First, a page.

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Epidemiologic Notes and Reports Laboratory-Acquired Meningococcemia -- California and Massachusetts

Although Neisseria meningitidis is commonly isolated in clinical laboratories, laboratory-acquired infection is rare (1). This report describes two fatal cases of meningococcal infection in laboratory workers; both of these cases probably were laboratory acquired.

Case 1. On March 8, 1988, a clinical laboratory bacteriologist in California became ill with influenza-like symptoms and nausea. During the next 24 hours, she developed fever, myalgias, arthralgias, diarrhea, skin lesions, and confusion. Her husband informed ambulance personnel that she had had a mishap in the laboratory approximately 1 week earlier with a type of organism that causes meningitis.

When hospitalized at 10 p.m. on March 9, she was hypotensive with numerous petechial and purpuric lesions on her face, neck, trunk, and extremities; she died 6 hours later. The final autopsy diagnosis was "clinical acute intractable shock, consistent with acute meningococcemia." Blood cultures and cerebrospinal fluid studies were negative. Serum was positive by a bivalent (groups C and W135) latex agglutination test for N. meningitidis. A throat culture grew N. meningitidis.

No mishap had been reported at the hospital laboratory where the patient worked, nor could the patient's co-workers recall any episode; no additional information regarding a mishap could be discovered. During the previous 3 months, the patient worked with only one known N. meningitidis isolate, which was obtained from the blood of a patient with acute meningitis and cultured by the affected laboratory worker 5-6 days before onset of her symptoms. Both the workplace isolate and the laboratory worker's nasopharyngeal isolate were identified as N. meningitidis serogroup C by the Microbial Diseases Laboratory of the California Department of Health Services.

CDC performed isoenzyme testing on the laboratory worker's nasopharyngeal isolate, the workplace isolate, and 14 other unrelated but recently isolated group C strains from throughout northern California. The isoenzyme type of the laboratory worker's isolate and the workplace isolate were identical and rare. They differed from the 14 northern California isolates (p less than 0.01, Fisher's exact test) and from a collection of 256 group C meningococci isolated between 1986 and 1989 (p less than 0.01, Fisher's exact test).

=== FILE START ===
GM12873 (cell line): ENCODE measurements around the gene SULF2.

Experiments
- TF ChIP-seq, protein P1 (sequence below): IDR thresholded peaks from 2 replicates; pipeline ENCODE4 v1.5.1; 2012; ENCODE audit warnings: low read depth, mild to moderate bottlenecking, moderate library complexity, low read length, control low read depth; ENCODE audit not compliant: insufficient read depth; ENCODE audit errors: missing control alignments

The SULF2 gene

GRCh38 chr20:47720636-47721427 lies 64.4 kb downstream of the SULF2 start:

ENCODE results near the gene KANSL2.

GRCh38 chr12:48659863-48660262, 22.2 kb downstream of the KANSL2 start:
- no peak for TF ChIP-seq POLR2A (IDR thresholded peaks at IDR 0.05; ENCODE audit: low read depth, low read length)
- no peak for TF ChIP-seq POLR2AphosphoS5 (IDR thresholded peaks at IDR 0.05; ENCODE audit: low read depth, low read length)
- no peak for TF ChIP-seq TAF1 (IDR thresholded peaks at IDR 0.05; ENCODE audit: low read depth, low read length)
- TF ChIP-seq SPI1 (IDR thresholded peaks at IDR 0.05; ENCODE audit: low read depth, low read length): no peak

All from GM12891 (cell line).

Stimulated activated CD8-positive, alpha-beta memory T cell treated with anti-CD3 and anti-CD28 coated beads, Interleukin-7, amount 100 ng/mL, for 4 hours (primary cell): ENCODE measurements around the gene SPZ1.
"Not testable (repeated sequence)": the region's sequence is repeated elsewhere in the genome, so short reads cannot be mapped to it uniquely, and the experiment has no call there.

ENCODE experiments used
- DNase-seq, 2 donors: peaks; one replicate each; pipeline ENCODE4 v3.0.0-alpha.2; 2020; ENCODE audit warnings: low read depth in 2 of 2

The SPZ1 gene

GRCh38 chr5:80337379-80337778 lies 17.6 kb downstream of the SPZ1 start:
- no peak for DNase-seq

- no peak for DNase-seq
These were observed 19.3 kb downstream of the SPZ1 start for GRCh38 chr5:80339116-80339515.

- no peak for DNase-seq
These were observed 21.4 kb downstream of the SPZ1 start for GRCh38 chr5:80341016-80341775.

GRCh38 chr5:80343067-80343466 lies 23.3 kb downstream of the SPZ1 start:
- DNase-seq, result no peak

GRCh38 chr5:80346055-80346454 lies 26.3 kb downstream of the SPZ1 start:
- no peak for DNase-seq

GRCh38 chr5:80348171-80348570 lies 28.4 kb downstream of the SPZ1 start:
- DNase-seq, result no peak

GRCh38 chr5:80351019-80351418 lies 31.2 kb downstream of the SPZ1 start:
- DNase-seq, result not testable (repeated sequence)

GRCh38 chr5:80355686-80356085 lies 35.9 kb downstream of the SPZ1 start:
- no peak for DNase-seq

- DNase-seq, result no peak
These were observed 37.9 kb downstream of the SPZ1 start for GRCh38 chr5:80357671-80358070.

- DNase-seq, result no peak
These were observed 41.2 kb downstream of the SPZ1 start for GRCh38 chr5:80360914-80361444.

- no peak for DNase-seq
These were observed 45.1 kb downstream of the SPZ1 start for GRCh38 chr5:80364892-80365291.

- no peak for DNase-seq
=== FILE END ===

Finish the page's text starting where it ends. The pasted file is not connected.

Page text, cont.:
Case 2. On the morning of September 6, 1988, a microbiology technician at a teaching hospital in Massachusetts presented to the hospital's employee health clinic with a history of several days of rhinorrhea, sore throat, and myalgias. She was sent home at 1 p.m. with a diagnosis of viral syndrome. Twelve hours later, she presented to the emergency room semiresponsive, hypotensive, dyspneic, and with petechial and purpuric skin lesions. A gram stain of the buffy coat of her blood showed gram negative diplococci. Despite antibiotic therapy, she died 6 hours later. Blood cultures grew N. meningitidis group B.

For several days before her hospitalization the patient had been working in the bacteriology laboratory at the teaching hospital despite her upper respiratory infection symptoms. The laboratory had not isolated N. meningitidis during the 3 weeks before the patient's illness. On September 3 and 4, the patient worked in the bacteriology laboratory of another hospital. She had been observed using gloves to subculture an N. meningitidis isolate, and she had extensive rhinorrhea.